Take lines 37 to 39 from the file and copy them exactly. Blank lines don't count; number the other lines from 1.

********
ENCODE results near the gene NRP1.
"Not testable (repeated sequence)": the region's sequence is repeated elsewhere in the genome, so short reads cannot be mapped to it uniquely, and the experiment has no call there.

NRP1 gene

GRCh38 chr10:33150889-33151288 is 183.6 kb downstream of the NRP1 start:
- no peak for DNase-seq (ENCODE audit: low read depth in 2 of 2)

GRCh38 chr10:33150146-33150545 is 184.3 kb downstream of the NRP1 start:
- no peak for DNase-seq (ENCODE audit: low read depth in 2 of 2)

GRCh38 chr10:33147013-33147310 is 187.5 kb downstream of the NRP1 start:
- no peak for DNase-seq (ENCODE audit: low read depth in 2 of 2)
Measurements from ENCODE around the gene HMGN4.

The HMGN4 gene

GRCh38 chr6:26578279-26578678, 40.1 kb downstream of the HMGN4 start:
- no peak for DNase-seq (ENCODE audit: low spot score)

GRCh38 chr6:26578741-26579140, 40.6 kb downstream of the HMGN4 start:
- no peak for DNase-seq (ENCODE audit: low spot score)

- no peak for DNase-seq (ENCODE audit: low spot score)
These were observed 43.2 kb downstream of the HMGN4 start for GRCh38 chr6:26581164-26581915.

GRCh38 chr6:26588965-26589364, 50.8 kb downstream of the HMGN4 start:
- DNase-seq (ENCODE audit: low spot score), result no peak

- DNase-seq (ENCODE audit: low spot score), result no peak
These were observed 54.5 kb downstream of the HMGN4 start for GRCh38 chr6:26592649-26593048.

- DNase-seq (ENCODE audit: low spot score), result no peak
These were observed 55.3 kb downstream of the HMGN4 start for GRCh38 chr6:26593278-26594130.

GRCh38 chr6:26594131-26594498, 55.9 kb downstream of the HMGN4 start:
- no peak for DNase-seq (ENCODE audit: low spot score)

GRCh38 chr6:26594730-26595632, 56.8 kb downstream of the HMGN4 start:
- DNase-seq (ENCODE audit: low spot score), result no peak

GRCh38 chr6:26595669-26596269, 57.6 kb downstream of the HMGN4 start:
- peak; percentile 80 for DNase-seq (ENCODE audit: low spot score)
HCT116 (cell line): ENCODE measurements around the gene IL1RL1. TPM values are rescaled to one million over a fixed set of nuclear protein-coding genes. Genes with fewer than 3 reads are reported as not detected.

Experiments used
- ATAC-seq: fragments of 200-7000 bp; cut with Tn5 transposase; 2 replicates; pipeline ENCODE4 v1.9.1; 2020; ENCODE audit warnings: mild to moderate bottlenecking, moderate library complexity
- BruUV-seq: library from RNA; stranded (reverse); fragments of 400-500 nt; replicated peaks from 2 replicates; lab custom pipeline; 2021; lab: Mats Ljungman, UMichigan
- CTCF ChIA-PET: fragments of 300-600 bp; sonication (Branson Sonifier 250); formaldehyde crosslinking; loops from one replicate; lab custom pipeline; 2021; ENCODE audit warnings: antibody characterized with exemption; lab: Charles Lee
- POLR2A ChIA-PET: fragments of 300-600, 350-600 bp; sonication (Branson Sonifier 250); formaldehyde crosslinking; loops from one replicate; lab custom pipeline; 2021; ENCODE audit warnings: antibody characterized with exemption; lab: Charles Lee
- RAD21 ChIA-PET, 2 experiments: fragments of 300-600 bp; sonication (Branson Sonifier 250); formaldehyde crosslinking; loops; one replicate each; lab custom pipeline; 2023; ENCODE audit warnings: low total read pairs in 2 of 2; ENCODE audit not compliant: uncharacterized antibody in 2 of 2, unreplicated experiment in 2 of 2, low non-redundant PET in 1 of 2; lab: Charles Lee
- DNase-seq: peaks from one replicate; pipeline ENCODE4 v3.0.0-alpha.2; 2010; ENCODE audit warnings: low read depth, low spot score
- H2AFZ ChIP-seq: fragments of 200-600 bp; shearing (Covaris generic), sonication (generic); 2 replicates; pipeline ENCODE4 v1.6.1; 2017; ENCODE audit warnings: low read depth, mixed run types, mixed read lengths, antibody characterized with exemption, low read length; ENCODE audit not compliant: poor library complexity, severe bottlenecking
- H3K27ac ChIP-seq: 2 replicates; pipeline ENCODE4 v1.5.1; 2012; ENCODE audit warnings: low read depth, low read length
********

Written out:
- DNase-seq: peaks from one replicate; pipeline ENCODE4 v3.0.0-alpha.2; 2010; ENCODE audit warnings: low read depth, low spot score
- H2AFZ ChIP-seq: fragments of 200-600 bp; shearing (Covaris generic), sonication (generic); 2 replicates; pipeline ENCODE4 v1.6.1; 2017; ENCODE audit warnings: low read depth, mixed run types, mixed read lengths, antibody characterized with exemption, low read length; ENCODE audit not compliant: poor library complexity, severe bottlenecking
- H3K27ac ChIP-seq: 2 replicates; pipeline ENCODE4 v1.5.1; 2012; ENCODE audit warnings: low read depth, low read length